Sunday, January 21, 2018

Film: Elba's Debut At The Helm Heads to Sundance



-Deadline Hollywood/ Gleaner

To make his directorial debut on an adaptation of Yardie, the 1992 Victor Headley novel about the collision of Jamaican culture in London, Idris Elba put into it many of the pieces of his life and career. 
The career spans his seminal TV series turnsLuther and The Wire, movies like Beasts of No Nation, American Gangster, Mandela: Long Walk To Freedom, Thor: Ragnarok and Molly’s Game, as well as his second career as Big Driis the Londoner, an accomplished DJ. 
There is even the Hackney streets where he grew up in London, where much of the film is set. In Yardie, a young Jamaican (Aml Ameen) watches his peace-loving brother gunned down, and grows up torn between embracing his brother’s ideals, or immersing himself in gang and drug culture to seek revenge. Here, Elba discusses how he wrapped his own experiences into his directing debut, putting it on display tonight at the Ray Theater, where the film premieres as an acquisition title in the World Cinema category.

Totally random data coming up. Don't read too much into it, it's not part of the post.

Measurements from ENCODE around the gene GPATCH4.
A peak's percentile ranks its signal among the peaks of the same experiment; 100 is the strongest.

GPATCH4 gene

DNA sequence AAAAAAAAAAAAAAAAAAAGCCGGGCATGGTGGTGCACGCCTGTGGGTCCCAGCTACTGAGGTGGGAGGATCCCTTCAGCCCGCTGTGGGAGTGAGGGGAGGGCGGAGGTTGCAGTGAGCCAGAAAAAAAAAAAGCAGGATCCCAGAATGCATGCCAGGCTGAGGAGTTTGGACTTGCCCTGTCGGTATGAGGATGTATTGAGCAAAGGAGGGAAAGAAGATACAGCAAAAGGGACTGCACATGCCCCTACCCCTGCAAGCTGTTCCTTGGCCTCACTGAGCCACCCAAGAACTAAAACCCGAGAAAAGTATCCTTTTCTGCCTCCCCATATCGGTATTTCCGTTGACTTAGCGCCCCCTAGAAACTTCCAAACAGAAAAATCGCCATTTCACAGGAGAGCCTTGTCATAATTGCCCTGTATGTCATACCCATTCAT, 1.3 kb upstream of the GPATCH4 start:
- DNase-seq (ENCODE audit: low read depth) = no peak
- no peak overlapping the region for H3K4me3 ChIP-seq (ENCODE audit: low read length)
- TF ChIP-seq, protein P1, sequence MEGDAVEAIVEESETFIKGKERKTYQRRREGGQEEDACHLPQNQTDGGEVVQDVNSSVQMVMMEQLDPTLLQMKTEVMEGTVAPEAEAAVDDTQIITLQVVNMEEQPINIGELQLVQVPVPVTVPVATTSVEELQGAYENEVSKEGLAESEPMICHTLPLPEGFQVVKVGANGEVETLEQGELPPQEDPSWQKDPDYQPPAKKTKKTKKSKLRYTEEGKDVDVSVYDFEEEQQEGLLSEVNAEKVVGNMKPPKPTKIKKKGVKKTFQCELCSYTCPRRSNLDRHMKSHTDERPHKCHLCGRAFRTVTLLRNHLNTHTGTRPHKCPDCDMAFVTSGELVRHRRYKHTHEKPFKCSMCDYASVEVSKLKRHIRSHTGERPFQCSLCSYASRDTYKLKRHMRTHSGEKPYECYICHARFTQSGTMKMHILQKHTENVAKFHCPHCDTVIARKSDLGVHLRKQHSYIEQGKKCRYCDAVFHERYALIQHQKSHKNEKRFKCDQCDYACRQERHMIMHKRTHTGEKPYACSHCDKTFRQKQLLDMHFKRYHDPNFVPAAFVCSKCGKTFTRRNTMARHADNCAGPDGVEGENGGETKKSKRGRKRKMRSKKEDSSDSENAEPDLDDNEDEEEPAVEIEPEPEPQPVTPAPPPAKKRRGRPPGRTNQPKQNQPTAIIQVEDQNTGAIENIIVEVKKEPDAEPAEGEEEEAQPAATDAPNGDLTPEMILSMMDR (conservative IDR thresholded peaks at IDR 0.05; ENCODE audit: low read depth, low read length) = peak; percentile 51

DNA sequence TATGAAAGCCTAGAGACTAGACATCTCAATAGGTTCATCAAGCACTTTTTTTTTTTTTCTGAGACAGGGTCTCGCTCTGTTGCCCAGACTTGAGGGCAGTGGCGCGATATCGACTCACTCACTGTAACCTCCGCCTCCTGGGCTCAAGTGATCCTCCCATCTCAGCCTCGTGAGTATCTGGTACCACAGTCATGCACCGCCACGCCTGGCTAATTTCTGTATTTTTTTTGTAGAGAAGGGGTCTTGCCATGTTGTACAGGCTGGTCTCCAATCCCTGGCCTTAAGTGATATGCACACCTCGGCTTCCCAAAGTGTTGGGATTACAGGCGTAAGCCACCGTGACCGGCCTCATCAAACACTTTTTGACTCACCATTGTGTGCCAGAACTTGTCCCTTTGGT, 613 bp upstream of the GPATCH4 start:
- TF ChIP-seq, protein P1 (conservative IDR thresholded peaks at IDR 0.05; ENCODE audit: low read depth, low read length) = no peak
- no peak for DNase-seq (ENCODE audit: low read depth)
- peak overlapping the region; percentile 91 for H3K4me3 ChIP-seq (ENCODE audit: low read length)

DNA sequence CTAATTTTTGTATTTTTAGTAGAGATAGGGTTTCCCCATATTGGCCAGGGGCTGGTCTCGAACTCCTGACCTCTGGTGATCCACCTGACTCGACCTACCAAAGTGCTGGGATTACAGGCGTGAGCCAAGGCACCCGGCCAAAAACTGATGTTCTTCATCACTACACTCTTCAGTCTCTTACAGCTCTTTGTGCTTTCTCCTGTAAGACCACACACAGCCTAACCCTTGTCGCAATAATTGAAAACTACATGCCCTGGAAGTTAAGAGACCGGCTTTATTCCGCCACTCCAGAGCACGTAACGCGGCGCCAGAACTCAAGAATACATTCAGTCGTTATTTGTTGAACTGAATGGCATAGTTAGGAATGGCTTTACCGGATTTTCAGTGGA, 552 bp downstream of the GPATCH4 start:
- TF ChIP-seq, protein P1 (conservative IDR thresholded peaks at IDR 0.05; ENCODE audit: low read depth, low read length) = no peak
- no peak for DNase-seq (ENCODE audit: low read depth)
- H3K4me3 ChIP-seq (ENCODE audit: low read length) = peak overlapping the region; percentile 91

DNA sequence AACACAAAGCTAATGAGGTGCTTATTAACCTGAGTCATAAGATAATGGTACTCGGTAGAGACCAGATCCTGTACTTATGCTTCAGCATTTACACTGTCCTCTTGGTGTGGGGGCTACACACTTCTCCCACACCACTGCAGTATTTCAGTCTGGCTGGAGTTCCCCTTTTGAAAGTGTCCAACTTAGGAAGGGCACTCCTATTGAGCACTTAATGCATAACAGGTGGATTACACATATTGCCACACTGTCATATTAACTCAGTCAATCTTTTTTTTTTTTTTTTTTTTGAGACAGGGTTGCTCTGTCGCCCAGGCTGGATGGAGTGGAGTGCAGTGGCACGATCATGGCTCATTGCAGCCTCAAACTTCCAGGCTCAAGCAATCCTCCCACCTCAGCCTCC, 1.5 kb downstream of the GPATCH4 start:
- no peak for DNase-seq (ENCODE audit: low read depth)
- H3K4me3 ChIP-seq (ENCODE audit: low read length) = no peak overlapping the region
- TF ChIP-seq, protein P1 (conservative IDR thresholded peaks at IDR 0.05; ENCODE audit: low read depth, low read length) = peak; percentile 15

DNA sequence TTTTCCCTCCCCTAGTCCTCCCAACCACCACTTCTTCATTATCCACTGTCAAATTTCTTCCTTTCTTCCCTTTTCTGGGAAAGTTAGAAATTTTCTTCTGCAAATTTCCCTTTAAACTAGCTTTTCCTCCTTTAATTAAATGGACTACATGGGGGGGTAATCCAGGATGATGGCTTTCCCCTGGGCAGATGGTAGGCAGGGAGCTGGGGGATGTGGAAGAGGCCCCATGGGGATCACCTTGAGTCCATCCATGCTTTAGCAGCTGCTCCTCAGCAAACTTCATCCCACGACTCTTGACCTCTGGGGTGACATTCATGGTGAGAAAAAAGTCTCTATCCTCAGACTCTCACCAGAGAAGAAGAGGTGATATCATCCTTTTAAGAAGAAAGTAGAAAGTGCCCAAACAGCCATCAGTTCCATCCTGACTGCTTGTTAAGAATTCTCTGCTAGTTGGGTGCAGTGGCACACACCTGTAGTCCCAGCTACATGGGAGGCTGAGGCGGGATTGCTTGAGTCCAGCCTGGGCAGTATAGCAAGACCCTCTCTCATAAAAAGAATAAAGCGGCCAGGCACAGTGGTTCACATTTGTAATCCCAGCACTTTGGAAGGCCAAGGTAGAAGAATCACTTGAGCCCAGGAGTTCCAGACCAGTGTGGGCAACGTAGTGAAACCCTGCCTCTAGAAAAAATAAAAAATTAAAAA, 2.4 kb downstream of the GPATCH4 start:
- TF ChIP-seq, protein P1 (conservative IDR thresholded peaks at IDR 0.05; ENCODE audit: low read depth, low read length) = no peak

Two of the four Jamaican actors cast in Idris Elba's directorial debut, will head to the Sundance Film Festival, set for January 18-28 in Park City, Utah, for the world premiere of the feature film, 'Yardie.'
Based on the novel written by Jamaican Victor Headley and filmed on location between Jamaica and London in the summer of 2017, Yardie, will premiere at Sundance as one of the festival's two headlining feature productions, and will contend among 11 other films for the World Cinema Dramatic Competition Grand Jury Prize.
Yardie, is also listed as one of the top 24 international films to look out for this year, according to The Hollywood Reporter, but they almost did not utilise any Jamaican talent.
"We're very excited that it's gonna be the first time a Jamaican film has been premiered at Sundance, which is fantastic.